Friday, 19 June 2009

Britten: Folk Song Arrangements sung by Steve Davislim

Benjamin BRITTEN (1913-1976) Folksong Arrangements: 1. The Salley Gardens; 2. Little Sir William; 3. The Bonny Earl o 'Moray; 4. The Trees They Grow So High; 5. The Ash Grove; 6. Oliver Cromwell; 7. The Plough Boy; 8. Sweet Polly Oliver; 9. The Miller of Dee; 10. The Foggy, Foggy Dew; 11. O Waly, Waly; 12. Come You Not From Newcastle; 13. The Brisk Young Widow; 14. Sally in Our Alley; 15. Early One Morning; 16. Ca' the Yowes; 17. Tom Bowling; 18. Greensleeves; 19. Avenging and Bright; 20. How Sweet the Answer; 21. The Minstrel Boy; 22. Dear Harp of My Country; 23. Oft in the Stilly Night; 24. The Last Rose of Summer Steve Davislim (tenor); Simone Young (piano) MELBA RECORDINGS MR 301120
I recently had the pleasure of reviewing this fine CD from Melba Recordings in Australia. I began my review with a little reminsicience...
“I first heard The Salley Gardens some 37 years ago. It was in the music department of my old school, Coatbridge High. One of the sixth-formers was preparing for a recital, and Britten's arrangement was part of this. At that time, I was 'into' Richard Strauss's Four Last Songs and Wagner's Wesendonck Lieder, so Britten's arrangement came as a surprise. It was simple, straight-to-the-point and quite simply beautiful. Even at sixteen years old I thought it was one of the loveliest things I had ever heard”.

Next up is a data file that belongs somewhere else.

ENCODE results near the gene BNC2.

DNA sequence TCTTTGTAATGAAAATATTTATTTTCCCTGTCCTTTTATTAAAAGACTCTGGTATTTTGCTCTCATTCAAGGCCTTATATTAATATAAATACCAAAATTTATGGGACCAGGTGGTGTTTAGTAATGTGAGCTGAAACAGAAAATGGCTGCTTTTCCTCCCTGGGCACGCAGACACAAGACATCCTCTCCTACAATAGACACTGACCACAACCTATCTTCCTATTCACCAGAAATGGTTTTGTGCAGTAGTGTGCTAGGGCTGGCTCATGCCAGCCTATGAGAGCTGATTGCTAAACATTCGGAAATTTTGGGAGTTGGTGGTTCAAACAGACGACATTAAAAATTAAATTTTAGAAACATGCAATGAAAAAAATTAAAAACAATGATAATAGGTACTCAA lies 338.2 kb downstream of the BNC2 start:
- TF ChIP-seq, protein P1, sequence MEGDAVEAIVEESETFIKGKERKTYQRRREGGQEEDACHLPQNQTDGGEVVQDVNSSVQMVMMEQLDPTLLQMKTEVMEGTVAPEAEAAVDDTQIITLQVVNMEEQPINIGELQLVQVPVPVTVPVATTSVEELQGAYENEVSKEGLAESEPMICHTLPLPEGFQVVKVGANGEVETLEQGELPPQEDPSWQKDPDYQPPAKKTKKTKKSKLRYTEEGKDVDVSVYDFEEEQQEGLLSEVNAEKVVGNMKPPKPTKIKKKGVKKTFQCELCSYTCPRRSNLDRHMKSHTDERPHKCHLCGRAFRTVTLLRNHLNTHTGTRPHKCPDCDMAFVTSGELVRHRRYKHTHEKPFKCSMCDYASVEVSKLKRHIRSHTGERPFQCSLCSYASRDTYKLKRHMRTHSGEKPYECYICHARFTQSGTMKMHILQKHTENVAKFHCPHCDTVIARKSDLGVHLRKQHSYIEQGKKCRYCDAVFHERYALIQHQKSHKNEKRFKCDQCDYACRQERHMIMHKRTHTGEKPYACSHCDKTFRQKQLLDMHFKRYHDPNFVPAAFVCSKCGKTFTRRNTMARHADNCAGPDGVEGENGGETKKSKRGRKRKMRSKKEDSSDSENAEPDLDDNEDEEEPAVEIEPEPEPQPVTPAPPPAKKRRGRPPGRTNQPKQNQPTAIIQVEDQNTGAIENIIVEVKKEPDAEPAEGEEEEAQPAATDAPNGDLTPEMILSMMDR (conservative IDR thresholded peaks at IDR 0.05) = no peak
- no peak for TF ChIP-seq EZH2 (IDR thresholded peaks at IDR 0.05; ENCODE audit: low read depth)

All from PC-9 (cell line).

After a brief resume of the various recordings of this fine music, and noting that “the fundamental recording is by the composer and Peter Pears on Decca London. Love him or loathe him, Pears is the touchstone for all subsequent recordings...”

I felt that “the present superb. It is does not supersede any past recordings, but it is well and truly in the trajectory of Pears, Ferrier, Langridge, Thomas Allen et al. Steve Davislim, a fine Australian tenor, is able to generate a wide variety of moods as he tackles each of these songs. His vocalism is perfectly capable of showing joy, sadness, happiness, fear, tragedy and wit as he progresses from song to song and verse to verse. There are many surprises, delight and felicities in these pages.

This is a great CD. I am only sorry that it comprises only extracts from the 'collected' works, and is not a complete edition. Yet I guess that is largely impossible for a single soloist. Positively, this is a fine introduction to some of the loveliest and most attractive songs in the vocal repertoire. They are, by and large, beautifully performed by both the singer and the accompanist. And most importantly of all I feel that Steve Davislim thoroughly enjoys singing these songs.
Please read the full review at MusicWeb International

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